The Mormons have been good stewards of this land. They have nursed it with a religious passion, with hard work and their blood. Their roots have grown deep into the red rock. Red rock that, for most of the Mormon history here, was of no interest to outsiders. But then roads got better and people started to hear stories of an almost fabled land of red canyons beyond Zion and Brice. I first heard about Escalante in a quarterly four-page newsletter, The California Explorer, that had a breathlessly poetic description of Coyote Gulch. I had been to Zion and Brice – at the tail end of an unhappy marriage – and even in that state, was enchanted so, in the spring of 1981, I went to the town of Escalante then down the Hole in the Rock Road to Hurricane Wash and into Coyote Gulch for the first time. I was stunned. Ten years later, when I first met Michele, after a shakedown over-nighter in the Yosemite high country, the Escalante Wilderness was the first place we backpacked together. When President Clinton established the Staircase Escalante National Monument, I was thrilled. But, as I learned more about it and thought more about it, my feelings have become mixed.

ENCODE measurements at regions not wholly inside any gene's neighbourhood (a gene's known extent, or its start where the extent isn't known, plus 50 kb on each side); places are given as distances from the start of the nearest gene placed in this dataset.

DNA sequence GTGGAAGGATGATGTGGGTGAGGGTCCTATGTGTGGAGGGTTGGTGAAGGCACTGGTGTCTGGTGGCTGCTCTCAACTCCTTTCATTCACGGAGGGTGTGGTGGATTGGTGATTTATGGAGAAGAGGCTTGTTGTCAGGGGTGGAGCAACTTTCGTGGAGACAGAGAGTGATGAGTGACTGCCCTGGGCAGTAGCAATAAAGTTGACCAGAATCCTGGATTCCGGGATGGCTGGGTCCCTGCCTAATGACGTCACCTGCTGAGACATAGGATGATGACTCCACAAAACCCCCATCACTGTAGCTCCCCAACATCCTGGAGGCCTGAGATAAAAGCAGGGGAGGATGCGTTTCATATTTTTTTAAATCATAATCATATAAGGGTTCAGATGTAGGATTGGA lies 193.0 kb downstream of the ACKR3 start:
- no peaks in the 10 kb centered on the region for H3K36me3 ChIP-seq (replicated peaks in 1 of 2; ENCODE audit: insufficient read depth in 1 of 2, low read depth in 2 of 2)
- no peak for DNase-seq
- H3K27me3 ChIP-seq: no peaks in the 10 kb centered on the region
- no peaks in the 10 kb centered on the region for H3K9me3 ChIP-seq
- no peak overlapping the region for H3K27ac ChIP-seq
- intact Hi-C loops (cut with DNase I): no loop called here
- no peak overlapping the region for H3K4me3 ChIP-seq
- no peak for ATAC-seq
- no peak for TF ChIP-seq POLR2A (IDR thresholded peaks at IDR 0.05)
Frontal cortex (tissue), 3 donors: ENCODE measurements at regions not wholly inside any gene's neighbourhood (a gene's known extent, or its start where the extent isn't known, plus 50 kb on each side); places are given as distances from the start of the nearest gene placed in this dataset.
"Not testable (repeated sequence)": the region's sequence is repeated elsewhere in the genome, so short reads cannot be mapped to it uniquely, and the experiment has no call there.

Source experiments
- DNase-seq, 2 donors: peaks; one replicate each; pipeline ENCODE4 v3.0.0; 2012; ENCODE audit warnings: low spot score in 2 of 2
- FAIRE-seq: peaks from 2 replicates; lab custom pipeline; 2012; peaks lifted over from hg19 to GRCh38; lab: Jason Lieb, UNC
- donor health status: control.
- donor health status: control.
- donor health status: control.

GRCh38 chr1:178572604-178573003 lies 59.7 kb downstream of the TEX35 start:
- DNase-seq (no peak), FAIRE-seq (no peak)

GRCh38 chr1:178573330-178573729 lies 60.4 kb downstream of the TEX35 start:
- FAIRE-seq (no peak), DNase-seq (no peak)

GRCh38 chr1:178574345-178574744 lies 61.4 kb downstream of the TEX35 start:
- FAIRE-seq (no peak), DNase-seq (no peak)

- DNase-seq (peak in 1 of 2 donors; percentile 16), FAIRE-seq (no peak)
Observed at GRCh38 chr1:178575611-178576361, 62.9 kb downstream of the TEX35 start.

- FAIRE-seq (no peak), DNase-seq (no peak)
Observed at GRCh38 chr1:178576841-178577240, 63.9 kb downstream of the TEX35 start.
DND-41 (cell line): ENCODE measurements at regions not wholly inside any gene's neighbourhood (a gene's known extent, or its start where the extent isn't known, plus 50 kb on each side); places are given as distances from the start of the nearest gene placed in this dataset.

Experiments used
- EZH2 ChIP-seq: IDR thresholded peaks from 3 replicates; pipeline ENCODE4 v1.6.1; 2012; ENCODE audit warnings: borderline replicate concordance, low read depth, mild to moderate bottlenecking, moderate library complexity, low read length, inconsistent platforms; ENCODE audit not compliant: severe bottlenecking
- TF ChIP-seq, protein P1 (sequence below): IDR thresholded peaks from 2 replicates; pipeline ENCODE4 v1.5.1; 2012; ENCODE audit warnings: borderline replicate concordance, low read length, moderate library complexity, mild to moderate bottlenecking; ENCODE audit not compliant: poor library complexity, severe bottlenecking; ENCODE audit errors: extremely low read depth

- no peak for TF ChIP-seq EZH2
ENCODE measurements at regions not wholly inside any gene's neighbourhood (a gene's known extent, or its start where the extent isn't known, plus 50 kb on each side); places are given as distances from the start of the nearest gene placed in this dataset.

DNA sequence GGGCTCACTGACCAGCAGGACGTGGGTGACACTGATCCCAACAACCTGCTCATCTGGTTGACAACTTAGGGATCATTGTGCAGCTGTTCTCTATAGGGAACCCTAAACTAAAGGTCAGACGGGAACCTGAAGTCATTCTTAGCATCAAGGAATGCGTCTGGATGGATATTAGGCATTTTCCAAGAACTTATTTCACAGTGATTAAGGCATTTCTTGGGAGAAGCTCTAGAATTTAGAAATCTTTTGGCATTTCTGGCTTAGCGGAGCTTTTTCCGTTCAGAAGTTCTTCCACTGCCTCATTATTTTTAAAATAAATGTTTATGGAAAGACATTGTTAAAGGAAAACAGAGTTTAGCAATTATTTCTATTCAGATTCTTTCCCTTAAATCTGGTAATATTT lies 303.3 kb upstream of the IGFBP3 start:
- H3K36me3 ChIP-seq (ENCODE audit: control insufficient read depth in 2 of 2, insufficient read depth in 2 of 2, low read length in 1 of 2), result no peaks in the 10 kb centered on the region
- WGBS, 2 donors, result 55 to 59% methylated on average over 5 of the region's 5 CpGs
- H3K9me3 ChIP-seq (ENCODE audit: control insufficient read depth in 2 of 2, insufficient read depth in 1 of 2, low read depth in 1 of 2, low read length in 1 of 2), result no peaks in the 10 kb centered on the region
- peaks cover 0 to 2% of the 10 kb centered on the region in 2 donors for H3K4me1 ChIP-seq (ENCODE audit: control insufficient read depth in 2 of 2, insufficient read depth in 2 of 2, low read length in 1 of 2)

At 2,938 sq miles, Staircase Escalante National Monument is about one and a half times the size of Delaware. It is composed of three somewhat detached areas, my beloved Escalante River Basin, the upper Paria River Drainage and the Cottonwood Canyon area – BTW, the lower part of that drainage was already protected by the Paria Canyon-Vermillion Cliffs Wilderness Area – and the Kaiparowits Plateau between them; the Clinton Administration combined the three areas into one National Monument and jammed down it down Utah’s throat. Because of a fear of protestors, the announcement ceremony was even made out of state, at the Grand Canyon Visitors Center, seven hours away by car (Trump’s rescission was in Salt Lake City, still five hours away by car). I don’t want to give the wrong impression here, this was not land taken from anybody, it was already owned by the Federal government and controlled by the BLM – Bureau of Land Management, the Agency that controls most of the land in the west – that was renamed and repurposed as a National Monument. It is still run by the BLM, with a much bigger budget, at first, at least, and higher restrictions on use. Still, this was not a monument that Utah wanted. According to a pro-Monument article in The High Country News: The forces arrayed against conservation in southern Utah were deeply rooted. County commissioners, state elected officials, the entire Utah congressional delegation — all were against the monument from the moment of its creation in 1996. They considered it a usurpation of local power, and they had acted at every chance to attack its legitimacy.